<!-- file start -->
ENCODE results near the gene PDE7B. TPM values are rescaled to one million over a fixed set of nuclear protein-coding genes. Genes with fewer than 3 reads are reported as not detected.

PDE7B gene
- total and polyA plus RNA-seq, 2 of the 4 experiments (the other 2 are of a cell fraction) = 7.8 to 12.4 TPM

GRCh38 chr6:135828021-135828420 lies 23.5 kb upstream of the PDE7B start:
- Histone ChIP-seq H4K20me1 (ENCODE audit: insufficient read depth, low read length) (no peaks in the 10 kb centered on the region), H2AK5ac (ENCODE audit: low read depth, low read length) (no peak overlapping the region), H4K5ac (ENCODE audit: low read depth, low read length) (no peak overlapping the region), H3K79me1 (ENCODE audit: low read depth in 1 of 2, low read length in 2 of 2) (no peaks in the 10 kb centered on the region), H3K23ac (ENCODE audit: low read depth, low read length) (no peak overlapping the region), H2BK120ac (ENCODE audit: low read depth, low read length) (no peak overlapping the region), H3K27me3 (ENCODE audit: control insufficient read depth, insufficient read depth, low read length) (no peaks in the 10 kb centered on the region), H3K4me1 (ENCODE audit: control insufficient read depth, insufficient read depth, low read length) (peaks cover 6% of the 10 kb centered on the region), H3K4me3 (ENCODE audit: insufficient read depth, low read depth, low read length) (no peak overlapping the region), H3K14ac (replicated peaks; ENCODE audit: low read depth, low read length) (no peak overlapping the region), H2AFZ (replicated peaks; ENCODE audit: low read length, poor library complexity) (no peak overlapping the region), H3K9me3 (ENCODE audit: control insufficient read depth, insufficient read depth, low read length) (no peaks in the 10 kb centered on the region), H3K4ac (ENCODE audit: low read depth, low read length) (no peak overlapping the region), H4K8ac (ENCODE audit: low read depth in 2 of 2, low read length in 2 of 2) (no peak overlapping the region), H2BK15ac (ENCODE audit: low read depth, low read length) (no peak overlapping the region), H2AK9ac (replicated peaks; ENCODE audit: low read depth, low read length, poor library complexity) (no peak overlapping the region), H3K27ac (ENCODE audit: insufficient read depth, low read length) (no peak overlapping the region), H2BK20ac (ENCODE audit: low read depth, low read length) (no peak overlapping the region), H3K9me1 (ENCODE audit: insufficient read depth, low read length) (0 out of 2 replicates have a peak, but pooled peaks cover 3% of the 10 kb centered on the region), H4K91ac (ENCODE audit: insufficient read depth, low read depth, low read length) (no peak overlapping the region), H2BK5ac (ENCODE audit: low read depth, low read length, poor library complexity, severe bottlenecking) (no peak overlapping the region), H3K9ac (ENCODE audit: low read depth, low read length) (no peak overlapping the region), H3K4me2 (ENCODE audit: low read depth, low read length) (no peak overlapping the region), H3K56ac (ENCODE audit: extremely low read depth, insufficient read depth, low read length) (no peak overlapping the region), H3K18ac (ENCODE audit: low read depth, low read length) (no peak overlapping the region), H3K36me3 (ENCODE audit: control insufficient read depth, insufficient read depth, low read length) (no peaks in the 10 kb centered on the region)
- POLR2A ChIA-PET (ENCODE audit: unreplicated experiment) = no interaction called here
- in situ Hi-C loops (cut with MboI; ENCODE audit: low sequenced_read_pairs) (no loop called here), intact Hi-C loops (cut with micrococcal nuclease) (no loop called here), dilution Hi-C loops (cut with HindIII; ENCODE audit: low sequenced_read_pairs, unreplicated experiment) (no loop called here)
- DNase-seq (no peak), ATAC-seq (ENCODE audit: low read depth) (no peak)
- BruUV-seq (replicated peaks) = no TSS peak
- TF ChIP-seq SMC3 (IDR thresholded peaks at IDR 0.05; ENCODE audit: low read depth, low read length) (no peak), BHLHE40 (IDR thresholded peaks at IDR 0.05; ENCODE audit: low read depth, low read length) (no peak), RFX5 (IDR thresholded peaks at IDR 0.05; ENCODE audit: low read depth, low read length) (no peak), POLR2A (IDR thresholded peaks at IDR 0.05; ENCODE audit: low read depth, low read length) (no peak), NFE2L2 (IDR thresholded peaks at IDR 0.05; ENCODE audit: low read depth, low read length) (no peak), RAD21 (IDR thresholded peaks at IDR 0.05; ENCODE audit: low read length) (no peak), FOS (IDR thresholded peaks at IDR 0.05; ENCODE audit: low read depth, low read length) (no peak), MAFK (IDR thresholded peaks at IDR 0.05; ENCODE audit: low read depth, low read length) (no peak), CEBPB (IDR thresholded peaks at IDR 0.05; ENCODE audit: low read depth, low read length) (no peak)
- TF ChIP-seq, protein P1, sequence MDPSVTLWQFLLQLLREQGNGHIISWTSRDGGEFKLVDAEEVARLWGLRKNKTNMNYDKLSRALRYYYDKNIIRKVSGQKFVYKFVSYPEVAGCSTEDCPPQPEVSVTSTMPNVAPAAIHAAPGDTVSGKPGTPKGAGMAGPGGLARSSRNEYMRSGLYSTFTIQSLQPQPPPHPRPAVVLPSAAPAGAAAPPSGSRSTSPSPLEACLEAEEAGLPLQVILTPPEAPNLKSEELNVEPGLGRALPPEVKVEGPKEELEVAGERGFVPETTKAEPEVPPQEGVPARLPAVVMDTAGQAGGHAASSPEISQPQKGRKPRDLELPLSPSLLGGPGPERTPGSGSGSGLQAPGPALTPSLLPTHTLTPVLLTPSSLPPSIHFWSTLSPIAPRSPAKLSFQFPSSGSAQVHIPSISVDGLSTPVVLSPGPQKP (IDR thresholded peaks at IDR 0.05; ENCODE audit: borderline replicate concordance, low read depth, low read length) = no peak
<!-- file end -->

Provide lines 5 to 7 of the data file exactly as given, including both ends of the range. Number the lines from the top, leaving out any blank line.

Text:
- Histone ChIP-seq H4K20me1 (ENCODE audit: insufficient read depth, low read length) (no peaks in the 10 kb centered on the region), H2AK5ac (ENCODE audit: low read depth, low read length) (no peak overlapping the region), H4K5ac (ENCODE audit: low read depth, low read length) (no peak overlapping the region), H3K79me1 (ENCODE audit: low read depth in 1 of 2, low read length in 2 of 2) (no peaks in the 10 kb centered on the region), H3K23ac (ENCODE audit: low read depth, low read length) (no peak overlapping the region), H2BK120ac (ENCODE audit: low read depth, low read length) (no peak overlapping the region), H3K27me3 (ENCODE audit: control insufficient read depth, insufficient read depth, low read length) (no peaks in the 10 kb centered on the region), H3K4me1 (ENCODE audit: control insufficient read depth, insufficient read depth, low read length) (peaks cover 6% of the 10 kb centered on the region), H3K4me3 (ENCODE audit: insufficient read depth, low read depth, low read length) (no peak overlapping the region), H3K14ac (replicated peaks; ENCODE audit: low read depth, low read length) (no peak overlapping the region), H2AFZ (replicated peaks; ENCODE audit: low read length, poor library complexity) (no peak overlapping the region), H3K9me3 (ENCODE audit: control insufficient read depth, insufficient read depth, low read length) (no peaks in the 10 kb centered on the region), H3K4ac (ENCODE audit: low read depth, low read length) (no peak overlapping the region), H4K8ac (ENCODE audit: low read depth in 2 of 2, low read length in 2 of 2) (no peak overlapping the region), H2BK15ac (ENCODE audit: low read depth, low read length) (no peak overlapping the region), H2AK9ac (replicated peaks; ENCODE audit: low read depth, low read length, poor library complexity) (no peak overlapping the region), H3K27ac (ENCODE audit: insufficient read depth, low read length) (no peak overlapping the region), H2BK20ac (ENCODE audit: low read depth, low read length) (no peak overlapping the region), H3K9me1 (ENCODE audit: insufficient read depth, low read length) (0 out of 2 replicates have a peak, but pooled peaks cover 3% of the 10 kb centered on the region), H4K91ac (ENCODE audit: insufficient read depth, low read depth, low read length) (no peak overlapping the region), H2BK5ac (ENCODE audit: low read depth, low read length, poor library complexity, severe bottlenecking) (no peak overlapping the region), H3K9ac (ENCODE audit: low read depth, low read length) (no peak overlapping the region), H3K4me2 (ENCODE audit: low read depth, low read length) (no peak overlapping the region), H3K56ac (ENCODE audit: extremely low read depth, insufficient read depth, low read length) (no peak overlapping the region), H3K18ac (ENCODE audit: low read depth, low read length) (no peak overlapping the region), H3K36me3 (ENCODE audit: control insufficient read depth, insufficient read depth, low read length) (no peaks in the 10 kb centered on the region)
- POLR2A ChIA-PET (ENCODE audit: unreplicated experiment) = no interaction called here
- in situ Hi-C loops (cut with MboI; ENCODE audit: low sequenced_read_pairs) (no loop called here), intact Hi-C loops (cut with micrococcal nuclease) (no loop called here), dilution Hi-C loops (cut with HindIII; ENCODE audit: low sequenced_read_pairs, unreplicated experiment) (no loop called here)